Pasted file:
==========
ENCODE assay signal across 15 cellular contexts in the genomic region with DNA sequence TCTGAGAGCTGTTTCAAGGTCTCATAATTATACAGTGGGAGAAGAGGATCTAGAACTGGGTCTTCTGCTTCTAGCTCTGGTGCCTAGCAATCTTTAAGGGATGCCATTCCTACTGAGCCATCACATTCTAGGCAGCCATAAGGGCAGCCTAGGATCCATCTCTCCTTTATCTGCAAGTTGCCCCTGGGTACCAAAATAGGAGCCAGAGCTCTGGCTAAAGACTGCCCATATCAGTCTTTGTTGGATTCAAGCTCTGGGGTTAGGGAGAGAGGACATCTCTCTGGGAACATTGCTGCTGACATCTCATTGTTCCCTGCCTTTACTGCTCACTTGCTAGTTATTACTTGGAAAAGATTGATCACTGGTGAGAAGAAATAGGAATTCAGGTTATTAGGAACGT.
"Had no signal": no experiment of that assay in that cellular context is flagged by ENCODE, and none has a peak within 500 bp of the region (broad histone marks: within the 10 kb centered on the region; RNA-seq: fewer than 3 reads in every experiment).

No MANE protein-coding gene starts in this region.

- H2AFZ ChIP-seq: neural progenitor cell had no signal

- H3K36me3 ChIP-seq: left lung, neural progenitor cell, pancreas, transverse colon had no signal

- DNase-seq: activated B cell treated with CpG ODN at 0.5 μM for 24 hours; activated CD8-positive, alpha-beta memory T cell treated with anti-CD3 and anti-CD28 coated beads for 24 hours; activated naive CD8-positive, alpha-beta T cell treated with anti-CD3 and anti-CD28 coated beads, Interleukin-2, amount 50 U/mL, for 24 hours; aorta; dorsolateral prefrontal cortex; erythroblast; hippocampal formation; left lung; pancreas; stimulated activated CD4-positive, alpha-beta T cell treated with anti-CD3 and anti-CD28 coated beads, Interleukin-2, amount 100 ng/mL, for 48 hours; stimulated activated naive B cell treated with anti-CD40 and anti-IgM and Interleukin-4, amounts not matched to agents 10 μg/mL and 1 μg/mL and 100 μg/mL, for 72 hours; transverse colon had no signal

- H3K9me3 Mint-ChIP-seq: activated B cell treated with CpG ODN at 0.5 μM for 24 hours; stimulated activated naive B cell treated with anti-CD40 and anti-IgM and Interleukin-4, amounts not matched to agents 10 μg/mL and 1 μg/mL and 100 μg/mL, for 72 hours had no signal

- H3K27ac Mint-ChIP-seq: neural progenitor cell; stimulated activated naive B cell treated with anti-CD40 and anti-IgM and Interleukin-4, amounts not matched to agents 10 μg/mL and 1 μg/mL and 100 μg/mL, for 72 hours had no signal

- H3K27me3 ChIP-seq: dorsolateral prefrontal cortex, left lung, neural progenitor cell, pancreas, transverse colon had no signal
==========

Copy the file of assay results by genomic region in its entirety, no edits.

ENCODE assay signal across 15 cellular contexts in the genomic region with DNA sequence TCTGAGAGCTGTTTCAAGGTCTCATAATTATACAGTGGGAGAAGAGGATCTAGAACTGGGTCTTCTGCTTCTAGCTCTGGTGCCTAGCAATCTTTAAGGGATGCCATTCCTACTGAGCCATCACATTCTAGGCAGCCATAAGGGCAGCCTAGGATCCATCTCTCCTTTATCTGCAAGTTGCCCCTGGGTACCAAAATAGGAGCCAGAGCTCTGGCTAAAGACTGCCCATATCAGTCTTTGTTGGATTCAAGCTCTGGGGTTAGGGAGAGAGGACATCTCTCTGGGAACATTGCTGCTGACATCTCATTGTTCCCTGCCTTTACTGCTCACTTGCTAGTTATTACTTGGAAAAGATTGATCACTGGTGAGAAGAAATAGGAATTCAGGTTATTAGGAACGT.
"Had no signal": no experiment of that assay in that cellular context is flagged by ENCODE, and none has a peak within 500 bp of the region (broad histone marks: within the 10 kb centered on the region; RNA-seq: fewer than 3 reads in every experiment).

No MANE protein-coding gene starts in this region.

- H2AFZ ChIP-seq: neural progenitor cell had no signal

- H3K36me3 ChIP-seq: left lung, neural progenitor cell, pancreas, transverse colon had no signal

- DNase-seq: activated B cell treated with CpG ODN at 0.5 μM for 24 hours; activated CD8-positive, alpha-beta memory T cell treated with anti-CD3 and anti-CD28 coated beads for 24 hours; activated naive CD8-positive, alpha-beta T cell treated with anti-CD3 and anti-CD28 coated beads, Interleukin-2, amount 50 U/mL, for 24 hours; aorta; dorsolateral prefrontal cortex; erythroblast; hippocampal formation; left lung; pancreas; stimulated activated CD4-positive, alpha-beta T cell treated with anti-CD3 and anti-CD28 coated beads, Interleukin-2, amount 100 ng/mL, for 48 hours; stimulated activated naive B cell treated with anti-CD40 and anti-IgM and Interleukin-4, amounts not matched to agents 10 μg/mL and 1 μg/mL and 100 μg/mL, for 72 hours; transverse colon had no signal

- H3K9me3 Mint-ChIP-seq: activated B cell treated with CpG ODN at 0.5 μM for 24 hours; stimulated activated naive B cell treated with anti-CD40 and anti-IgM and Interleukin-4, amounts not matched to agents 10 μg/mL and 1 μg/mL and 100 μg/mL, for 72 hours had no signal

- H3K27ac Mint-ChIP-seq: neural progenitor cell; stimulated activated naive B cell treated with anti-CD40 and anti-IgM and Interleukin-4, amounts not matched to agents 10 μg/mL and 1 μg/mL and 100 μg/mL, for 72 hours had no signal

- H3K27me3 ChIP-seq: dorsolateral prefrontal cortex, left lung, neural progenitor cell, pancreas, transverse colon had no signal